Mine were all weighed on March 10, 2021 at the vets office. They have a large scale there, the kind where they have to walk on. Vet said my little boys were in great weight/condition and reminded me not to let them get too fat.
 

MindySchroder

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Something else to keep in mind, metabolic "type" ponies and horses often do not do well with alfalfa. This is well known in the metabolic community. I was listening to a podcast by the Humble Hoof yesterday where they addressed this. The reason is that alfalfa tends to digest differently than grass hay. It will move through the small intestine and then ferment in the hind gut. This fermentation then turns into straight glucose in their system which is why ponies on alfalfa will often have hoof issues such as tenderness/laminitis, flaking hoof walls and disintegrating frog health, not to mention more weight gain. So even though it's a low sugar low starch hay it is not ideal for overweight and metabolic ponies and horses.

I always have to ask for blood tests. Vets never recommend it. I only know to ask because I have struggled with metabolic ponies so much. Having a baseline is so nice as they age and their metabolisms change. Plus, I was grateful for that one that showed the elevated liver enzymes so it didn't get too far as it did with Bonnie.

With Bonnie, she became weak and had trouble keeping her balance. If another pony bumped her she would often fall over. She started to rapidly lose weight. Her hair coat was beautiful but she could not keep weight on. Keep in mind this occurred over time. At the beginning, when she was diagnosed as IR she was obese. Overweight with fat pads on her body and a cresty neck. I thought she looked fine at that time 😢 and was offended when someone would say she was fat. Then she foundered and then became IR. These things really sneak up on you! So now I take everything very seriously.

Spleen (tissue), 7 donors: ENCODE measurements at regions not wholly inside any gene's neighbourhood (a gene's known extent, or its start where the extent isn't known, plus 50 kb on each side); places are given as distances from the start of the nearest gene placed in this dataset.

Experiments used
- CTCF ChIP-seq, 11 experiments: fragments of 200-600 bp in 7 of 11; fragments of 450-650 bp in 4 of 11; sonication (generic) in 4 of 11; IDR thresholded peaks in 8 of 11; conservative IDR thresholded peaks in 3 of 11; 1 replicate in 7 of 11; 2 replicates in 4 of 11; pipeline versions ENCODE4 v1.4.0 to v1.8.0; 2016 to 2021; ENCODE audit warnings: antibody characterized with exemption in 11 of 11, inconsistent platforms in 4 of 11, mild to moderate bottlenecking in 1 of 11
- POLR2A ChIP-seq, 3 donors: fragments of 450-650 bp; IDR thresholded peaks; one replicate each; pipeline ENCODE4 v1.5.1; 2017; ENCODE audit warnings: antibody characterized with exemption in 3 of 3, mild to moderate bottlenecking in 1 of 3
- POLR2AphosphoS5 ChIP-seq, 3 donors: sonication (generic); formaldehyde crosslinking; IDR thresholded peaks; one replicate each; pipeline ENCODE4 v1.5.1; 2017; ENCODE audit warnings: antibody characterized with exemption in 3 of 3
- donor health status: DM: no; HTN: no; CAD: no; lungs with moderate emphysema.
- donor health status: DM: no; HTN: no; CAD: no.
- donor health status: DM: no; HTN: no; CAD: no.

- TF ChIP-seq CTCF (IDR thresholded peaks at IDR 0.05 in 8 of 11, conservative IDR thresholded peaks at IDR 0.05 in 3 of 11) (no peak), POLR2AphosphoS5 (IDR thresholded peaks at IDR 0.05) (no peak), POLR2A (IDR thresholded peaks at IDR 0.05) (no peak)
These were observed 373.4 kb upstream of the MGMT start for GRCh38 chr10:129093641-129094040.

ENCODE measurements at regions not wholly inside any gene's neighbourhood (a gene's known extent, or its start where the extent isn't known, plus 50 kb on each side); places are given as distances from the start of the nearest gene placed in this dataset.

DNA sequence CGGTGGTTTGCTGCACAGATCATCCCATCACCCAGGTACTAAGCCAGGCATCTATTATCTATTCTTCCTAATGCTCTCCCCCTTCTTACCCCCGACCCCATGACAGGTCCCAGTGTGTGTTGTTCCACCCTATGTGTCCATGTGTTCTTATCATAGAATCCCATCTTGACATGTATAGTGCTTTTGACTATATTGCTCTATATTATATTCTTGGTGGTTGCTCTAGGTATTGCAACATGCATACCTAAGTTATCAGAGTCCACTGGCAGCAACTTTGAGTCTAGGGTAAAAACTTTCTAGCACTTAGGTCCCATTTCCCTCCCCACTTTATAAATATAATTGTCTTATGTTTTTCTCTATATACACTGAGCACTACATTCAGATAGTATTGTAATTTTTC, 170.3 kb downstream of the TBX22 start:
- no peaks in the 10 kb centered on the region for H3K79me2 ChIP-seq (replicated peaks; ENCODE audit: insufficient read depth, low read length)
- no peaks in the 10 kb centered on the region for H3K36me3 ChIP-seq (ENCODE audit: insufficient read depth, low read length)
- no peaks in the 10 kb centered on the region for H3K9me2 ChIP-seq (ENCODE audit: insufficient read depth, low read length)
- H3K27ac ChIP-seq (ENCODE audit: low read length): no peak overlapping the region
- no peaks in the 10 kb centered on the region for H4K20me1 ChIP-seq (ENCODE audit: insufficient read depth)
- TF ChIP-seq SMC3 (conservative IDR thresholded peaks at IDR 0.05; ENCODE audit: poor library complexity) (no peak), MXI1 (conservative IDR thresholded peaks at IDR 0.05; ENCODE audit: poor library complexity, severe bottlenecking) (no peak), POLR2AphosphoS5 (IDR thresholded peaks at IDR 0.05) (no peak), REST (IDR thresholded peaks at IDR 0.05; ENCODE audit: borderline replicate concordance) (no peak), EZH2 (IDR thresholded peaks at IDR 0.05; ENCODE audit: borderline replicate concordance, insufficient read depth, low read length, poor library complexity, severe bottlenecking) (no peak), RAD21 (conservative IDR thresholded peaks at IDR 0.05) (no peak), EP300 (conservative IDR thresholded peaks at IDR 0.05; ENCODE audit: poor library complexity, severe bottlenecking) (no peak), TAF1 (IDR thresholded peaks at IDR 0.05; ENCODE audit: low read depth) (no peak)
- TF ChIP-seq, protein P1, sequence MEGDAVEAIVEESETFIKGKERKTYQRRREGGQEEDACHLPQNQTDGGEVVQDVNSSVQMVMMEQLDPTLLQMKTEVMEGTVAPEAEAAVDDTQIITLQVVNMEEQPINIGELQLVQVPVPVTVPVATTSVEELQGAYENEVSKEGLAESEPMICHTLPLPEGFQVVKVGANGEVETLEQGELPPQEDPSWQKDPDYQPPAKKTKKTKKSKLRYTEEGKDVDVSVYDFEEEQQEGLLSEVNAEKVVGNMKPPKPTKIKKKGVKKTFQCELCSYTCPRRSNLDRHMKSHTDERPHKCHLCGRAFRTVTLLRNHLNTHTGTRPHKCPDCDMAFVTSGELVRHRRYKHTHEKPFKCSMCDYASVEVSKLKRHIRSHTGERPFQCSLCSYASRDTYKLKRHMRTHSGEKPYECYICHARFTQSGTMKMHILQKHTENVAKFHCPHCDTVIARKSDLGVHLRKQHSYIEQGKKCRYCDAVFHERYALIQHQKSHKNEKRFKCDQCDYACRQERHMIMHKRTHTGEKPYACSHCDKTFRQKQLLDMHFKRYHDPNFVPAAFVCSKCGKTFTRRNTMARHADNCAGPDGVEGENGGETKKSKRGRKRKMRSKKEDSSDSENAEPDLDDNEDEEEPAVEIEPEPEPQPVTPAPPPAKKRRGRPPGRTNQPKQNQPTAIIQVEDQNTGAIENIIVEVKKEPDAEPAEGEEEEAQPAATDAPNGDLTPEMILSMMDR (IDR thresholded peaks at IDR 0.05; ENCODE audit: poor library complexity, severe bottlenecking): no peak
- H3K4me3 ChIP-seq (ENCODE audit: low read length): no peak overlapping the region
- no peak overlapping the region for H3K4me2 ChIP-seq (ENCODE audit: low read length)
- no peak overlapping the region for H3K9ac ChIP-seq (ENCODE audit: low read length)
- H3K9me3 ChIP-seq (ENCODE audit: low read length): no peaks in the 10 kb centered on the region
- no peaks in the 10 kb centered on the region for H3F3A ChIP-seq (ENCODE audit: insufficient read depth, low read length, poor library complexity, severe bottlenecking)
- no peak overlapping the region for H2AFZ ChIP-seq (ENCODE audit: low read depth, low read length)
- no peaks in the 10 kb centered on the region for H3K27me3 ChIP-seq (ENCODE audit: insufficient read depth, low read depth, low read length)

There really isn't an equine vet here that understands IR. My vet wanted me to feed Bonnie a bagged feed in which the first three ingredients were corn, barley and molasses but because it was sold as a low sugar feed she thought it would be fine. Of course it would not have been. There were lots of things she suggested that I am so glad I did not do! I went out and did my own research and contacted vets in other parts of the country that specialized in metabolic ponies. There are lots! They were great help!

Here is a link to a podcast about metabolic horses and ponies you may find useful: The Humble Hoof: Managing the Metabolic Horse: Dr. Jaini Clougher and Dr. Kathleen Gustafson of ECIR
 

Marsha Cassada

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I've called the vet this morning to request a blood panel. Vet is supposed to call me back to find out what I'm looking for (office staff didn't know).
 
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Marsha Cassada